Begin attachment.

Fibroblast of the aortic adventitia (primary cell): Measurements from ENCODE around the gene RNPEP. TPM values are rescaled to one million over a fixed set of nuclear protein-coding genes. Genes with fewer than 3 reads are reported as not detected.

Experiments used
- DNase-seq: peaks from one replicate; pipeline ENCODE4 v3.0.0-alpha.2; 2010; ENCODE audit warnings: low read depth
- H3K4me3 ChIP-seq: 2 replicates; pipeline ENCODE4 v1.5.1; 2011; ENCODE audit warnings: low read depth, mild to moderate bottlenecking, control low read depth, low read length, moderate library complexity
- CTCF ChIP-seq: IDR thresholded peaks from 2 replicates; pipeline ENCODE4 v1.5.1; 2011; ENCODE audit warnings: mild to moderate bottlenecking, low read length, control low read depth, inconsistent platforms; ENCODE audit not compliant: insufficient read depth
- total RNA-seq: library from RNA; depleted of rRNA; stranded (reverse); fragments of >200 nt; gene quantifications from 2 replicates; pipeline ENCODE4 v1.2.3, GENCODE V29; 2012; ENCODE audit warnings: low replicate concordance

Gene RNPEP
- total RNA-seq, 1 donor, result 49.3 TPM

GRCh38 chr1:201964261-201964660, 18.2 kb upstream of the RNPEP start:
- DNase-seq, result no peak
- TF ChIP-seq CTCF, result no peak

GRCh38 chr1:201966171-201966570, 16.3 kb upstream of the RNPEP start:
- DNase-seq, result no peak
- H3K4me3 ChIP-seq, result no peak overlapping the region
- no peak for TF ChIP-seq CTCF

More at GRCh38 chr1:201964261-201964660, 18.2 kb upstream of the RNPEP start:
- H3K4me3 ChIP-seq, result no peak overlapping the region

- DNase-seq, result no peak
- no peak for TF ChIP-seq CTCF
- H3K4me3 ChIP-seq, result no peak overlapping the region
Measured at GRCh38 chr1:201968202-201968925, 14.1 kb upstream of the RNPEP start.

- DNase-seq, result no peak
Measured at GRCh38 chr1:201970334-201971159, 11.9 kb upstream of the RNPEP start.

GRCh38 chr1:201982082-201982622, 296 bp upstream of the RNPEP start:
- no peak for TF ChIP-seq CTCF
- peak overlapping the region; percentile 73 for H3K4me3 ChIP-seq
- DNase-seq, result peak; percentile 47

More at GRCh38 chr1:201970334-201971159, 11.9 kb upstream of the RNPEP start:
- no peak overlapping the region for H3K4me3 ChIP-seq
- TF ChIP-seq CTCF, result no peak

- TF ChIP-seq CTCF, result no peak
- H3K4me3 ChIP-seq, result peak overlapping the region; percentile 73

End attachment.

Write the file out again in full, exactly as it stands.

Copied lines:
Fibroblast of the aortic adventitia (primary cell): Measurements from ENCODE around the gene RNPEP. TPM values are rescaled to one million over a fixed set of nuclear protein-coding genes. Genes with fewer than 3 reads are reported as not detected.

Experiments used
- DNase-seq: peaks from one replicate; pipeline ENCODE4 v3.0.0-alpha.2; 2010; ENCODE audit warnings: low read depth
- H3K4me3 ChIP-seq: 2 replicates; pipeline ENCODE4 v1.5.1; 2011; ENCODE audit warnings: low read depth, mild to moderate bottlenecking, control low read depth, low read length, moderate library complexity
- CTCF ChIP-seq: IDR thresholded peaks from 2 replicates; pipeline ENCODE4 v1.5.1; 2011; ENCODE audit warnings: mild to moderate bottlenecking, low read length, control low read depth, inconsistent platforms; ENCODE audit not compliant: insufficient read depth
- total RNA-seq: library from RNA; depleted of rRNA; stranded (reverse); fragments of >200 nt; gene quantifications from 2 replicates; pipeline ENCODE4 v1.2.3, GENCODE V29; 2012; ENCODE audit warnings: low replicate concordance

Gene RNPEP
- total RNA-seq, 1 donor, result 49.3 TPM

GRCh38 chr1:201964261-201964660, 18.2 kb upstream of the RNPEP start:
- DNase-seq, result no peak
- TF ChIP-seq CTCF, result no peak

GRCh38 chr1:201966171-201966570, 16.3 kb upstream of the RNPEP start:
- DNase-seq, result no peak
- H3K4me3 ChIP-seq, result no peak overlapping the region
- no peak for TF ChIP-seq CTCF

More at GRCh38 chr1:201964261-201964660, 18.2 kb upstream of the RNPEP start:
- H3K4me3 ChIP-seq, result no peak overlapping the region

- DNase-seq, result no peak
- no peak for TF ChIP-seq CTCF
- H3K4me3 ChIP-seq, result no peak overlapping the region
Measured at GRCh38 chr1:201968202-201968925, 14.1 kb upstream of the RNPEP start.

- DNase-seq, result no peak
Measured at GRCh38 chr1:201970334-201971159, 11.9 kb upstream of the RNPEP start.

GRCh38 chr1:201982082-201982622, 296 bp upstream of the RNPEP start:
- no peak for TF ChIP-seq CTCF
- peak overlapping the region; percentile 73 for H3K4me3 ChIP-seq
- DNase-seq, result peak; percentile 47

More at GRCh38 chr1:201970334-201971159, 11.9 kb upstream of the RNPEP start:
- no peak overlapping the region for H3K4me3 ChIP-seq
- TF ChIP-seq CTCF, result no peak

- TF ChIP-seq CTCF, result no peak
- H3K4me3 ChIP-seq, result peak overlapping the region; percentile 73